Kearse ‘had brought to Washington several women ‘parishioners’ of his church”, a newly-released summary document from [FBI Assistant Director William C.] Sullivan’s personal file on King relates, and Kearse invited King and his friends to come and meet the women. the typed summary states, parenthetically citing a specific FBI document (100-3-116-762) as its source. Sullivan or one of his deputies then added in handwriting.
Professor David Greenberg of Rutgers University, writing in the highly-respected Politico, June 4 [
and “[When I think of] The great black Americans of our history I think of Frederick Douglass, Ida B. Wells, Harriet Tubman and Booker T. Washington," he said during an interview with Laura Ingraham on Fox News. “All of these were Republicans, they were conservatives….” [ ] And Martin Luther King was just the latest in that line: he had his faults, yes, but his “message of equality” was far greater and simply must be celebrated by all, including conservatives. He was, in short, an epochal giant who ushered in the final stage of completing that revolutionary message.
And in this sense, D’Souza like the dominant Neoconservative narrative, echoed another vaunted exponent of the King mythology, Jonah Goldberg (August 28, 2013):
“…the genius of King’s appeal to an ideal of colorblindness was deeply patriotic, rooted in the foundational principles of the republic….When the architects of our republic wrote the magnificent words of the Constitution and the Declaration of Independence, they were signing a promissory note to which every American was to fall heir. This note was a promise that all men, yes, black men as well as white men, would be guaranteed the unalienable rights of life, liberty and the pursuit of happiness. In the American context, these are universal appeals. King pleaded for the fulfillment of America’s classically liberal revolution.” [Italics mine][http://www.nationalreview.com/article/356887/martin-luther-king-jrs-real-message-jonah-goldberg]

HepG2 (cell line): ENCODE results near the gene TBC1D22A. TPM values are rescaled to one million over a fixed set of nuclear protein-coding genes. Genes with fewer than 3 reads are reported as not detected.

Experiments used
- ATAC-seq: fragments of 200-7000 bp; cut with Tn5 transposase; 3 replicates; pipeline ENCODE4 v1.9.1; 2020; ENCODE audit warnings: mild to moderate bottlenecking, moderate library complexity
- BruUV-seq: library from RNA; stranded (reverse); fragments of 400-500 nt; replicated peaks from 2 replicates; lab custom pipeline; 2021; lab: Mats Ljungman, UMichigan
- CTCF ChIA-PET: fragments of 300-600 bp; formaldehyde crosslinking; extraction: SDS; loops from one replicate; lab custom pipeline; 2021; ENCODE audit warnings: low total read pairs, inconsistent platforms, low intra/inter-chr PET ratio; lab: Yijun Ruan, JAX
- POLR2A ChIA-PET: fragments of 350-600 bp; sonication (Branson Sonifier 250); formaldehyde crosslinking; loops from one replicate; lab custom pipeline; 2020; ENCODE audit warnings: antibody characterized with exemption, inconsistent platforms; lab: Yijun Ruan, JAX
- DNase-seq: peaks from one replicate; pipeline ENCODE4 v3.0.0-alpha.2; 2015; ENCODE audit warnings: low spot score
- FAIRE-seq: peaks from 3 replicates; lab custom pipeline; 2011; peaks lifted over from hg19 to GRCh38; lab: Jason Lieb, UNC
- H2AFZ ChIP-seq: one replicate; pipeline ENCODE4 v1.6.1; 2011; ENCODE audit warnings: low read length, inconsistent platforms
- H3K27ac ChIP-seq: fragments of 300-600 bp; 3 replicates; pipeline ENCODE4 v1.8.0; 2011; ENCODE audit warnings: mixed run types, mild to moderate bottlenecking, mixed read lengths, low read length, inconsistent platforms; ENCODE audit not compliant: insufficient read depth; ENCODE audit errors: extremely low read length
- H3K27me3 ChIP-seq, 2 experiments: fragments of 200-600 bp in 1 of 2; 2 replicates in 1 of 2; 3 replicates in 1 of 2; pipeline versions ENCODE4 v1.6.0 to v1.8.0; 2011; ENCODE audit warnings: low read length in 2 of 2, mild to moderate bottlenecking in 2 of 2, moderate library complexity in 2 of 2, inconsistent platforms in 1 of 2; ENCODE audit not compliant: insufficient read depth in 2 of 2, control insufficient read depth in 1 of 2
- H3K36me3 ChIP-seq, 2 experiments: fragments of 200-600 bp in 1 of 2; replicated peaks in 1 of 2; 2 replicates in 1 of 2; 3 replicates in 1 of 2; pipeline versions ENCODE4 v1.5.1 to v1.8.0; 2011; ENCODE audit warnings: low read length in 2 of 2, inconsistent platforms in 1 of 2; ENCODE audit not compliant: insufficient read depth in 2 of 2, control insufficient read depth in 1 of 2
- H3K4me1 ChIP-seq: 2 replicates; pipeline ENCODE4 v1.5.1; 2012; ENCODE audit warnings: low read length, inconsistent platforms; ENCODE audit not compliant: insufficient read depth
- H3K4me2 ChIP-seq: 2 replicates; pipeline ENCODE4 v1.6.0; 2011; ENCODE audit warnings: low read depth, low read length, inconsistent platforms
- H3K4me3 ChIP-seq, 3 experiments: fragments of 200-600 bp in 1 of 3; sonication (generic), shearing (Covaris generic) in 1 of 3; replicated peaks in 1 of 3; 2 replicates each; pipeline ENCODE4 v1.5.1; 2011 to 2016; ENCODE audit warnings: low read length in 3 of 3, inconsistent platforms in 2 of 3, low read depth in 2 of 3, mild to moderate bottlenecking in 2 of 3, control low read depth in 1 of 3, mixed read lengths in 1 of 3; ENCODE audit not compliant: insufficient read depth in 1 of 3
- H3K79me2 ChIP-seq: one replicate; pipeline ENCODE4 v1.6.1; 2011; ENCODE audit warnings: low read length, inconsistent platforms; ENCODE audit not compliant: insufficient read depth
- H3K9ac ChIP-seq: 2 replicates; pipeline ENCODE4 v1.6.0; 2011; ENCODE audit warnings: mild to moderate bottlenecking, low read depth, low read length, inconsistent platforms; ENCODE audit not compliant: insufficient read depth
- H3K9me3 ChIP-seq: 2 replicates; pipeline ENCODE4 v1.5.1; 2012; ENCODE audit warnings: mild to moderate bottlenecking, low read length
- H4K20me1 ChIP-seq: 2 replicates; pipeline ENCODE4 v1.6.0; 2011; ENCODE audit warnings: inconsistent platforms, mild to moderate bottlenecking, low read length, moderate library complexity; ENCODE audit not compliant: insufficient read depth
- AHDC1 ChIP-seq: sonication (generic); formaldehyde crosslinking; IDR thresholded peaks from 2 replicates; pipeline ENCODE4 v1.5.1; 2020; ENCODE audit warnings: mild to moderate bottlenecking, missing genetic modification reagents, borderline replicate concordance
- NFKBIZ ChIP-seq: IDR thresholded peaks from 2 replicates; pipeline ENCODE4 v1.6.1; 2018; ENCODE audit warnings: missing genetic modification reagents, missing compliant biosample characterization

Which is a complete inversion of the American Founding and a more-or-less misreading, purposeful or not, of American history.
The symbolic canonization of Martin Luther King and the obligatory imposition of his cult on the nation was and is an action, collaborated in by both the zealous progressivist Left and the slightly less-Leftist Establishment conservative movement, with more dogmatic power and enforcement than any hierarch in Rome or any despot in Soviet Russia ever dreamed of, because it is more pervasive, far more than skin deep or simply a prophylactic, as the old Soviet power over Eastern Europe was for forty-five years. It is emblematic of not only the insistence on external assent in actions and words, but of a steady internalization which is equally monitored, the slightest variance from which brings excommunication, denunciation, loss of reputation and position, shunning, shaming, and even imprisonment.
This, then, is the legacy of King and those like him, those who protected him and glorified him, and the so-called civil rights transformation which opened the door wide for the aberrations and hideous results in racial and sexual questions we see and experience around us today.